This page is referenced by:
What is Digital Humanities?
Module I: A Theoretical Introduction
As a diverse and still emerging field, there is no agreed-upon definition for the term "digital humanities." To capture the state of the field, the What is Digital Humanities? website, embedded above, provides users with a different definition every time the site is refreshed.
One source of disagreement concerns the relationship between the traditional and digital humanities. Whereas some scholars see a divide, others see the relationship between the two as a "spectrum," arguing that "all humanities scholars use digital practices and concepts to one degree or another" (Lincoln Mullen, 2010). On one end of this spectrum are scholars who use basic digital tools and resources, such as word processing programs and Google. On the other end are those who use computational methods in their research and/or produce scholarship that is interactive, hypertextual, virtual, networked and/or simulated.
Annotation #1In our first class discussion we will discuss some of the most salient characteristics of digital humanities work. To prepare, please read and collaboratively annotate:
1.Burdick, Anne, Johanna Drucker, Peter Lunenfeld, Todd Presner, and Jeffrey Schnapp. "A Short Guide To The Digital_Humanities" in Digital_Humanities. Open Access. Cambridge, MA: The MIT Press, 2012. Hypothesis link.
Annotating is a form of active reading where you record your critical engagement with a text. You can identify arguments, weigh evidence, evaluate sources, identify assumptions, pose questions and examine connections with other course materials and themes.
You should annotate as you read because it:
- ensures that you engage actively on the first reading
- minimizes the need to re-read
- makes the organization and contribution of a text stand out
Annotating with Hypothes.isIn this course we will collaboratively annotate with the web-annotation app Hypothes.is, which allows you to tag, highlight, comment, reply, and embed media and links to online sources. To participate you will need to create a Hypothes.is account (sign up here), add the Hypothes.is extension to your Chrome browser, and join our Hypothes.is group by signing into your account and visiting the link that’s been shared with you. Once you’ve joined our group "DH Fall 2019," that same link will serve as our group home page. At the group home page, you can see a list of group members with links to their annotations and links to the resources annotated by the group. You can also link away to a stream of annotations created by group members across various resources. For technical questions please consult Hypothes.is' Student Resource Guide and youtube playlist Tutorials.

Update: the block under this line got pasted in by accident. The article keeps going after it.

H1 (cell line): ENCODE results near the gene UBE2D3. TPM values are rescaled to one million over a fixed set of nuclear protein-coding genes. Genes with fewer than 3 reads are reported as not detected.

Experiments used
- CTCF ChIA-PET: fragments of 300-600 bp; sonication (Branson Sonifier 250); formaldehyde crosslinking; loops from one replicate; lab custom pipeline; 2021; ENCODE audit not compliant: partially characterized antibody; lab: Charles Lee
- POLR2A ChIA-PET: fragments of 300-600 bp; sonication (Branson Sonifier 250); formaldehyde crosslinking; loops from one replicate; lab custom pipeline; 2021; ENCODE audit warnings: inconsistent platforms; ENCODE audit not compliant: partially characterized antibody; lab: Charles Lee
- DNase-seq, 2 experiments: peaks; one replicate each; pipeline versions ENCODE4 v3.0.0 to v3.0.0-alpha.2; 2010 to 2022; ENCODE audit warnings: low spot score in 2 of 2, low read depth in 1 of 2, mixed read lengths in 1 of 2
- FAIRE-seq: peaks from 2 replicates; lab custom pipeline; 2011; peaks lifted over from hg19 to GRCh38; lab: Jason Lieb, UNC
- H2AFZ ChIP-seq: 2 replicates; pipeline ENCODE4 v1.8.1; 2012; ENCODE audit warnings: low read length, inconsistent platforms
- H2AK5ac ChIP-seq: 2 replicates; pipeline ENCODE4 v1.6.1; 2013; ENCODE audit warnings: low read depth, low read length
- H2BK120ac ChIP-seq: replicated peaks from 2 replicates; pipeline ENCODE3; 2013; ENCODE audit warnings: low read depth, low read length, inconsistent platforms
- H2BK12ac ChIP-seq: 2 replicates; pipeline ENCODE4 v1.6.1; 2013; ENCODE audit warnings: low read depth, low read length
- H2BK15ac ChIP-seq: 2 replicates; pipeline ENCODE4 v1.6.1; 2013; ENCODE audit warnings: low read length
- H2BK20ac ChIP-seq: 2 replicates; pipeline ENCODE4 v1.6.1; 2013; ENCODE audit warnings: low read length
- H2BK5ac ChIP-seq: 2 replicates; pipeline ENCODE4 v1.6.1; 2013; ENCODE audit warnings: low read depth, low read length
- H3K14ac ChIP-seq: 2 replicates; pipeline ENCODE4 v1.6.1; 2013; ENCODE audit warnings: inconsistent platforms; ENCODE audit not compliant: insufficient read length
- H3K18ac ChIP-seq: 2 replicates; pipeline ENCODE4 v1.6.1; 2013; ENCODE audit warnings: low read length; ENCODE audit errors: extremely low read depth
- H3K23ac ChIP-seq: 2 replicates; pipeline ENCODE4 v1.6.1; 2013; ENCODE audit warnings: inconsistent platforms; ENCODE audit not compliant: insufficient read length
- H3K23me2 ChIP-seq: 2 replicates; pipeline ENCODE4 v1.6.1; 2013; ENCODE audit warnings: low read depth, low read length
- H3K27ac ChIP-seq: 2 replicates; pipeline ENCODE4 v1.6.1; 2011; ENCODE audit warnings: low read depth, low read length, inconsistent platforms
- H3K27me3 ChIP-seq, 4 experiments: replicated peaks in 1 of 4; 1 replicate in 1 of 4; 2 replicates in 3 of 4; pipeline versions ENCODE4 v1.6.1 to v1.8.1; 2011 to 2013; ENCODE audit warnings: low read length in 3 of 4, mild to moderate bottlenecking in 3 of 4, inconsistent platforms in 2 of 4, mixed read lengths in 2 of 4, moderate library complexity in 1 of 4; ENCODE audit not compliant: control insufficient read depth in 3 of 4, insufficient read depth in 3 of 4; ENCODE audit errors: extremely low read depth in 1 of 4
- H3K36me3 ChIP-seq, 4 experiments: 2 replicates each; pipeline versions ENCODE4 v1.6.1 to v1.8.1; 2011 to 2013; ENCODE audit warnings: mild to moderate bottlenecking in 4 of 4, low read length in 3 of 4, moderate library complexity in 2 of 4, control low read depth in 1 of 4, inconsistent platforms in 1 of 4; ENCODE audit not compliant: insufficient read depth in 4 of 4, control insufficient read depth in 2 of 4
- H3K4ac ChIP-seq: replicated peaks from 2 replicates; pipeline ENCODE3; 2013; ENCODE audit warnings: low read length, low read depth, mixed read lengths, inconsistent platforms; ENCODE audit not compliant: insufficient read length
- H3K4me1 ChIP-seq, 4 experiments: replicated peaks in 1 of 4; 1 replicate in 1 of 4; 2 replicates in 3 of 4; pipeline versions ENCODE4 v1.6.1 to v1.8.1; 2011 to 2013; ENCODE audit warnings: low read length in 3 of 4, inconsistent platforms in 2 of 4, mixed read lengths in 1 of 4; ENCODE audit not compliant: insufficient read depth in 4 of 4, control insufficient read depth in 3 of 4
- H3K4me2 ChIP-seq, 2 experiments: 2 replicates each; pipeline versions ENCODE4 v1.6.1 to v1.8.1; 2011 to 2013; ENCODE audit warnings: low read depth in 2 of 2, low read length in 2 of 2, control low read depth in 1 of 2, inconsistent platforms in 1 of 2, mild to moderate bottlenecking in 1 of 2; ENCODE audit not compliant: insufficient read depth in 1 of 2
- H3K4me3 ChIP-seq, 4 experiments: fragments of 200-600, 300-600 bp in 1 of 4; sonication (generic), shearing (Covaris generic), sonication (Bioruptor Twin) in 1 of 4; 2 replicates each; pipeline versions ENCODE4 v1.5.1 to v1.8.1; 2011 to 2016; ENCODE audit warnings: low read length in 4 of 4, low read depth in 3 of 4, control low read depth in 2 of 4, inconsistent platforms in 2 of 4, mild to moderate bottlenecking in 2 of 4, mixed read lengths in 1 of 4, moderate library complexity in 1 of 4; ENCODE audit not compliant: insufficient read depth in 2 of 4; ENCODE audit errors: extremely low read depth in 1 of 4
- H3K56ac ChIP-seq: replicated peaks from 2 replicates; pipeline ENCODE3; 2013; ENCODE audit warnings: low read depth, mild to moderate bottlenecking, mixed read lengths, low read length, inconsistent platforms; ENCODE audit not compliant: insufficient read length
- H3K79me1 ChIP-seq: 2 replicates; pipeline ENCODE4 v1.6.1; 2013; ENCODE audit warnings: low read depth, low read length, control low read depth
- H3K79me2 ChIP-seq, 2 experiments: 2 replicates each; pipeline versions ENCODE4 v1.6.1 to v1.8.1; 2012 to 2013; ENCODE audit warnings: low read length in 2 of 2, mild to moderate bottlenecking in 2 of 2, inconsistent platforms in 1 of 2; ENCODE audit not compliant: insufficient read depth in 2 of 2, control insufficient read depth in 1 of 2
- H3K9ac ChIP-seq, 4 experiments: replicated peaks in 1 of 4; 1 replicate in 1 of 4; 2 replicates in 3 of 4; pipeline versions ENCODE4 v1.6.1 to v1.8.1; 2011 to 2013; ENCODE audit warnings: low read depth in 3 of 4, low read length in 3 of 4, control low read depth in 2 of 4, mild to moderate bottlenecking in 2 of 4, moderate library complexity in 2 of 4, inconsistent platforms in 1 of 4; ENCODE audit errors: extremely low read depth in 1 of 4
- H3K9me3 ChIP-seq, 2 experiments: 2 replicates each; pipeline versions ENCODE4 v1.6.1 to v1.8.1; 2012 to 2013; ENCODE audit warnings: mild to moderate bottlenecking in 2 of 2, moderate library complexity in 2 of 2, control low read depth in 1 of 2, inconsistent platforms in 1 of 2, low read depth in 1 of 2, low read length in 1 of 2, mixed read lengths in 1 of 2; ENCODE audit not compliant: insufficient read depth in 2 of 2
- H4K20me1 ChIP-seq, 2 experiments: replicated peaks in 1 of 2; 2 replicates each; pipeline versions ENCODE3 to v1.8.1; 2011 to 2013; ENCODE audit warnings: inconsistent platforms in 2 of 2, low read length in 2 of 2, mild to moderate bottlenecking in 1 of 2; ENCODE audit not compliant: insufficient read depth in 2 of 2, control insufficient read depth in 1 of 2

Evaluating DH ProjectsThe project, as Anne Burdick et al. explain in the assigned reading, is the "basic unit" of DH scholarship. Because DH projects are both "continuous" and "discontinuous" with traditional forms of humanities scholarship, they need to be evaluated based on their humanistic merits (i.e. use of evidence, argumentation, etc. ) and digital merits. Some questions to consider when evaluating the digital merits of a project include:
- How is the project set up?
- Who runs it, and who are its stakeholders?
- What are its assets, structure, services and displays (technical definitions of these terms can be found here)? What values seem to be encoded in these elements?
- Who is the audience for this project? Does the audience already exist or does the project create a new community?
Locating DH ProjectsSo how do you go about finding DH projects? DH projects are often multi-year collaborative endeavors. As such, they are frequently housed in libraries (see this report) and research centers, such as the Roy Rosenzweig Center for History and New Media at George Mason University and the HumTech at UCLA. One way to find DH projects, then, is to identify the major institutions in the field and search their collections. Because digital humanists regularly communicate via-twitter, you can also find out about projects by following prominent scholars and institutions as well as popular hashtags like #dh or #twitterstorians. Finally, you can use Google like a scholar to search for DH projects related to particular topics and themes.
Assignment #1For the first assignment locate and carry out a formal academic review of a digital humanities project that is not listed on the "Resources" page. For tips on how to conduct and structure your review read The Public Historian Digital Project Review Guidelines and consult reviews that have been published in the journal. Post the review to your "Assignment #1" page of our Scalar workbook and be prepared to present your selected project to the class.